Latest world virus headlines: Putin says virus stabilized in Russia
Here are summaries of the latest Associated Press stories worldwide on the coronavirus pandemic, including:
— President Putin says virus stabilized in Russia;
— Virus accelerates across Latin America, India, Pakistan;
— Italy drug agency leader warns of anti-malaria drug use;
— German politician suggests helping Russian patients with virus;
— Portugal says tourists welcome with no quarantine if arrive by plane;
— Malaysia’s prime minister tests negative for virus;
— Cyprus to resume commercial flights next month.
NICOSIA, Cyprus — Cyprus plans to resume commercial flights next month from select countries with low COVID-19 infections.
Cyprus’ Transport Minister Yiannis Karousos says flights will begin from countries, selected by a team of medical experts, on June 9 and June 20.
The first group includes Greece, Malta, Bulgaria, Norway, Austria, Finland, Slovenia, Hungary, Israel, Denmark, Germany, Slovakia and Lithuania. The second group includes Switzerland, Poland, Romania, Croatia, Estonia and the Czech Republic.
Karousos says starting June 9, passengers arriving from countries in either group must get a health certificate confirming they virus-free three days before departure.
Starting June 20, passengers from the first group of countries won’t need health certificates, but those from second group will still be required to produce.
Hotels will open on June 1.
JACKSONVILLE, Fla. — Florida Gov. Ron DeSantis says summer camps and youth activities can open without restrictions.
He says local organizations and governments can set rules and guidelines. The state won’t pre-empt those rules.
DeSantis says there have been no deaths in Florida of people under age 25.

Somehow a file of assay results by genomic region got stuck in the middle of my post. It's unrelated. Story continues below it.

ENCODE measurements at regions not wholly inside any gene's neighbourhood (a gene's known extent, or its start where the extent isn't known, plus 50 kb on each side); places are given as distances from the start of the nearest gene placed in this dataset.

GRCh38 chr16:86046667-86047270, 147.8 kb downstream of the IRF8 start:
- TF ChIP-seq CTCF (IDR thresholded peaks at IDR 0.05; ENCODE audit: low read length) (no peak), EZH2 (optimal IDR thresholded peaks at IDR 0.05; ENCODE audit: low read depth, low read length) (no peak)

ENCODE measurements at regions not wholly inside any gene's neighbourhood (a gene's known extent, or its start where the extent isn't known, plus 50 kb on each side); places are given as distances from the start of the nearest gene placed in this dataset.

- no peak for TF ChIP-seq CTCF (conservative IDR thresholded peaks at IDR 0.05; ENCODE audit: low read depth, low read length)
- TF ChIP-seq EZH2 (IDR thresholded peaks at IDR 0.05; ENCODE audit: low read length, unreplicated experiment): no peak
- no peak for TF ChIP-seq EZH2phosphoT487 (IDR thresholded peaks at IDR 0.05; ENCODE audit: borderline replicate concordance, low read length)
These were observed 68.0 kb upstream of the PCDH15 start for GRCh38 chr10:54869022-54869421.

Also, Miami Beach city commissioners agreed to open beaches and hotels on June 1, a week after the Memorial Day holiday weekend. Officials say they didn’t want large crowds at the beach over the long holiday weekend that unofficially kicks off the summer season.
Today, there was more than 49,000 reported cases in Florida, with more than 2,100 deaths. The median age of people infected was 54 years old.
GAZA CITY, Gaza Strip — Gaza’s Hamas rulers have allowed mosques to reopen for Friday prayers for the first time since March despite a spike in coronavirus cases.
Worshippers brought their own prayer rugs, wore masks and kept space between themselves. They were given hand sanitizer at the entrances to mosques. The opening came ahead of the Eid al-Fitr holiday, marking the end of the holy month of Ramadan.
Authorities in Gaza have reported 35 new cases in recent days, bringing the total number to 55. All the new cases were detected in quarantine facilities. But they have renewed concerns about a wider outbreak that could overwhelm the depleted health care system in the impoverished territory, which is home to 2 million people.
Hamas says it would bar the entry of returnees until the end of June to allow health workers to deal with the new cases.
ATHENS, Greece — Greece’s government has backed a plan to impose major traffic restrictions in central Athens over the summer.
The restrictions were proposed by Athens and include a ban for most vehicles along several central streets close to Parliament. City authorities say they hoped to launch the ban in mid-June for three months with a possible extension to follow.
Traffic was limited during the lockdown imposed in late March that was eased earlier this month, prompting many city residents to take up cycling and jogging in the downtown area.
Authorities reported one new death and 21 new infections today, bringing the death toll to 169 and the total confirmed cases to 2,873.
MADRID — Spain’s foreign ministry says more than 700 Spaniards and Moroccans residents in Spain are returning by ferry from Morocco after a two-month wait.